The following is reprinted with permission from NAVINT, which is published twice monthly by Tileprint, Ltd. of 13 Condace Road, London, SW6 4BB.
From the 1st June 2002 issue
New Royal Navy SSNs’ Sonar Selected
Thales Underwater Systems UK (TUS) has received a contract from BAE Systems’ Astute class Ltd. to supply Sonar 2076 for the UK Royal Navy’s (RN) first three Astute class nuclear attack submarines (SSNs), ASTUTE, AMBUSH, and ARTFUL. In addition four 2076 ship-sets are already on order for a capability upgrade of four Trafalgar class SSNs.
The decision to use a proven sonar suite for the Astute class makes sense as it avoids the risk of a totally new system, and reduces the procurement and through-life cost of the £2 billion programmer.
(These figures may change as the design evolves)
Displacement: 7200 t (presumed to be surfaced)
Dimensions: 97m (oa)xl0.7mx10m (surface draught)
Propulsion: 1 Rolls-Royce PWR 2 nuclear reactor; c27 ,OOOhp; 2 Alstom geared steam turbines; 2 Alstom turbo-generators; 2 Alstom emergency diesel-electric units; pumpjet propulsor; 1 retractable auxiliary propeller
Speed: C30kn (submerged)
Armament: 6 53mm launch-tubes; mix of 38 weapons, including Spearfish torpedoes, TLAM Toma-hawk cruise missiles, or mines (in lieu of torpedoes)
Originally ordered from Ferranti-Thomson (now TUS), 2076 is the RN’s first integrated sonar suite combining large flank arrays with three passive ranging spots on either flank with bow, towed, obstacle-avoidance and intercept arrays. A three year competition between Ferranti-Thomson and GEC-Marconi ended with a contract for five to seven years of full development and production. The prototype for shore trials and integration was delivered late in 1995.
Details of the system are sparse. Sonar 2079 may be the bow element. The system uses INMOS T9000 transputers, as in the AWS-950 FLASH dipping sonar. Its interfaces with the RN’s standard SMCS command system have been updated with Phase 6 and Phase 7 software to support functionality. Other elements of the upgrade included a new fibre-optic Tactical Weapon System Data Highway and the Telumia Submarine Acoustic Warfare System (SAWS), a knowledge-based tactical aid to provide course-recommendations and manage the deployment of decoys.
Although originally intended only for the Trafalgar class, 2076 has since been retrofitted to the five surviving Swiftsure class.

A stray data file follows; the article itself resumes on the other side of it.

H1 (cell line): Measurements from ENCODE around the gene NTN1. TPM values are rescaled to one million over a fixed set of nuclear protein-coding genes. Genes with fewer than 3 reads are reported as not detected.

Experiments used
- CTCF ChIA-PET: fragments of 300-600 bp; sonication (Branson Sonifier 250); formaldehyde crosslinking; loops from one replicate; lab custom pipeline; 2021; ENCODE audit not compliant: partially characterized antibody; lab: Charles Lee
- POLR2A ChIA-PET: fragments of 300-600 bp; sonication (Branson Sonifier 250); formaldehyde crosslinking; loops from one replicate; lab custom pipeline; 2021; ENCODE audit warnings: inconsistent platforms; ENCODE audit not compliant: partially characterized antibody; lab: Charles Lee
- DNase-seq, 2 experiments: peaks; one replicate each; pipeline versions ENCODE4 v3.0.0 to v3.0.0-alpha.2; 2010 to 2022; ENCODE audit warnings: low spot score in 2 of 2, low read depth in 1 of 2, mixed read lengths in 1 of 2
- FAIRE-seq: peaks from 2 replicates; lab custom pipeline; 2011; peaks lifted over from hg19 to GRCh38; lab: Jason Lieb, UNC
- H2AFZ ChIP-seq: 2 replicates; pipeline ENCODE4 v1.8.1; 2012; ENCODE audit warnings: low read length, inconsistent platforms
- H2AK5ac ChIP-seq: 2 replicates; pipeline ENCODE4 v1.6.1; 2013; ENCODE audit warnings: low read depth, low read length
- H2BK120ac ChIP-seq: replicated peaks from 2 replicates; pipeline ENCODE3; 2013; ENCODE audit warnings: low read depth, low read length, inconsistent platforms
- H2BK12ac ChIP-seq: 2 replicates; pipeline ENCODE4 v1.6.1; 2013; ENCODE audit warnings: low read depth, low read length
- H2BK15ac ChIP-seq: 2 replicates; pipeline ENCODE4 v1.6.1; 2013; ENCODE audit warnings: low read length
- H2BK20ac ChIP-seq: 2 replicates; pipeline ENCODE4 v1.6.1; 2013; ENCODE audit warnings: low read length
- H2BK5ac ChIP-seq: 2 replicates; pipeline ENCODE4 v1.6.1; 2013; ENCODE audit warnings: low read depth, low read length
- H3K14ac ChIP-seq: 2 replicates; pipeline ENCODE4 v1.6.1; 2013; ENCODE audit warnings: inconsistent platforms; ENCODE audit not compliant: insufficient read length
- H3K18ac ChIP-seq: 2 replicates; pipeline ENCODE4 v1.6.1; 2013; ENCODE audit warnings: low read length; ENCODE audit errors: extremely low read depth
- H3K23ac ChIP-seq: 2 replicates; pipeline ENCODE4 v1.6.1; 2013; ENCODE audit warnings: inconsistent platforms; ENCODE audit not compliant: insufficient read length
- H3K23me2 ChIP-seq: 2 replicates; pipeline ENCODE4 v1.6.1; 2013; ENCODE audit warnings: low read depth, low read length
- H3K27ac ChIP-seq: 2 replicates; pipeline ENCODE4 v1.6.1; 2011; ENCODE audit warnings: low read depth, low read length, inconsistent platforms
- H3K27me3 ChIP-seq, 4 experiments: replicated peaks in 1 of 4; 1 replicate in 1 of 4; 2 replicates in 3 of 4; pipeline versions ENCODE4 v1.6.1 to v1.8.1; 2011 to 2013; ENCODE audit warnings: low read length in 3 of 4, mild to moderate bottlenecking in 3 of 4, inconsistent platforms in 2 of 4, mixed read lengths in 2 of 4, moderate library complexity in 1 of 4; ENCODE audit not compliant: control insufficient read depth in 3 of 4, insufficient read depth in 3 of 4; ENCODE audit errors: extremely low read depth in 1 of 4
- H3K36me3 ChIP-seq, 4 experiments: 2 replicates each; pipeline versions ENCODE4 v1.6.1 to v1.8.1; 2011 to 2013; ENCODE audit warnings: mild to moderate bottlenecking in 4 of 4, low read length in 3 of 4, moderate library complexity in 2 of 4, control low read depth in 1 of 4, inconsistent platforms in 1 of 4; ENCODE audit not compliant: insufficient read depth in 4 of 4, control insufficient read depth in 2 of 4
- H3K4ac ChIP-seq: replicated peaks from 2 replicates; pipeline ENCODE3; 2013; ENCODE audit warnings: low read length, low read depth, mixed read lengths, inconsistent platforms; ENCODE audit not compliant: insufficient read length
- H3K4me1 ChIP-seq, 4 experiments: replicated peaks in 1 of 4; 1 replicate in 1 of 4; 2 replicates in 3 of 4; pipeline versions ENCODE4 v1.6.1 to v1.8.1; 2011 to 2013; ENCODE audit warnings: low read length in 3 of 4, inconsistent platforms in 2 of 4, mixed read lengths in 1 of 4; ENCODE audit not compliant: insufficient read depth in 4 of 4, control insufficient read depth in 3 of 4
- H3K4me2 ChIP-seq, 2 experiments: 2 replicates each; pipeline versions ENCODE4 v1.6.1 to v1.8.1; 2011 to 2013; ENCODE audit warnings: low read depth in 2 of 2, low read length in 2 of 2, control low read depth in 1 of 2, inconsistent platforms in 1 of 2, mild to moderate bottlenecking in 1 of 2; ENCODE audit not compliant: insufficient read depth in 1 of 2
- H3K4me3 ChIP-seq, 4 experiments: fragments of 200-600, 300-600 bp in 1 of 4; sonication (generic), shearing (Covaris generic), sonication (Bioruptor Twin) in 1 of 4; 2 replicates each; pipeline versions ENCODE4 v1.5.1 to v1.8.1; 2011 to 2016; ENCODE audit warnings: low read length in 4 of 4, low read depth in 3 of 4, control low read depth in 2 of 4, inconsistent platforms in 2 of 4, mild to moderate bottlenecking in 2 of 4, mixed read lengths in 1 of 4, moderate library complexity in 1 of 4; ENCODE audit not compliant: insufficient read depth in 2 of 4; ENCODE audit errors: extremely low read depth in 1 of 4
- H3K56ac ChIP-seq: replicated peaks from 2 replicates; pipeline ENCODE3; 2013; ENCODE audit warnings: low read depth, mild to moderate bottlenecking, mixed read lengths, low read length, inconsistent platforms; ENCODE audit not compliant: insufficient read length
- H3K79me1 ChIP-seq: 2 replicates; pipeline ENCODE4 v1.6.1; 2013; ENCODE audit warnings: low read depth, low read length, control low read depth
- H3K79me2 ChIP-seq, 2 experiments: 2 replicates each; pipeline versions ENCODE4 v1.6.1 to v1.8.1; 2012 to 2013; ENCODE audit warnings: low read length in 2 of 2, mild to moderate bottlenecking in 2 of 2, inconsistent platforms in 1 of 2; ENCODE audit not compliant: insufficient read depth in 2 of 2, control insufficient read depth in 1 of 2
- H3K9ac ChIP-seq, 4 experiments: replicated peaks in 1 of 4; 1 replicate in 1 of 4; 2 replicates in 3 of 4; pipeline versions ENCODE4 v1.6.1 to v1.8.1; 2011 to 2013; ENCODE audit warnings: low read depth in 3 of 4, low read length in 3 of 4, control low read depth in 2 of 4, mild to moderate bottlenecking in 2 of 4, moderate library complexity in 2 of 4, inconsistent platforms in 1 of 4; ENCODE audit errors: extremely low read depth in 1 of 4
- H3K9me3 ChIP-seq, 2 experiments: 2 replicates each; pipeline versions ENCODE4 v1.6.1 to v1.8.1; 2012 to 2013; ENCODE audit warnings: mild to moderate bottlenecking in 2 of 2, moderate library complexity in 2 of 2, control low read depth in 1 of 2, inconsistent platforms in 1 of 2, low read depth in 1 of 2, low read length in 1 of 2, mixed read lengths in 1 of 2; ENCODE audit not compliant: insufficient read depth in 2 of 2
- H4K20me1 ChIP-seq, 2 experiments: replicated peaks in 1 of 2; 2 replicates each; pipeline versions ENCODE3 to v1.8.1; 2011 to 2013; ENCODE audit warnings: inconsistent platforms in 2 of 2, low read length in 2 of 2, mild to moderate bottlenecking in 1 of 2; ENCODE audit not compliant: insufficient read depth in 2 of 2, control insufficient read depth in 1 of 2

From the 1st July 2002 issue
News in Brief
Three of the Hellenic Navy’s Type 209 submarines are to have an air-independent propulsion (AIP) system installed by Hellenic Shipyards (Skaramanga). Like the Type 214 submarines currently under construction, these will use fuel cells with polymer electrolyte membrane (PEM) modules installed in new mid-sections that will be inserted into the existing hulls.
From the 15th August issue
The Royal Swedish Navy’s Heavyweight Torpedoes
The Royal Swedish Navy is in the process of re-equipping its submarines and surface ships with a new generation of 533mm (21 inch) heavyweight torpedoes. Since 1960, when Sweden acquired not only the results of the enquiry into the loss of HMS SIDON but the entire design and development background of the UK Royal Navy’s Mkl2 Fancy thermal-fueled torpedo, Swedish heavy-weights have been driven by high-test peroxide (HTP), with no accidents. The then state owned company FFV was given the task of producing the first of a series designated Tp 61, and variants were numbered:
- Tp 611, a wire-guided anti-ship and anti submarine weapon
- Tp 612, a swimout variant of Tp 611
- Tp 613, the standard Royal Swedish Navy variant with wire-guidance, a two-way data-link and dual speed
- Tp 617, the export variant of Tp 613, sold to Denmark, Norway, and Yugoslavia.
Other variants, Tp 614, Tp 615, and Tp 616, may have been experimental models not put into production. Tp 613 is to be replaced by Tp 62, and Tp 617 is to be upgraded.
Development of a new generation heavyweight, designated, Tp 62, began in the mid 1980s by the Navy’s defence procurement agency, the Forsmaterielvarets (FMV), and the successor to FFV, Bofors Underwater Systems (now Saab Bofors Underwsater Systems). A contract worth an estimated SKR200 million was awarded by FMV in April 1991, to complete development. It was hoped to get the weapon into service around 1995, and sea trials began at Motala in 1992, but the SKR568m production contract was not signed until 17 December 1997. Deliveries started in the summer of last year, about 18 months later than planned. A tropicalized export variant, T96, was redesignated Tp 2000. The Swedish order was to be 600 torpedoes, while 300 were to be made for Denmark and Norway.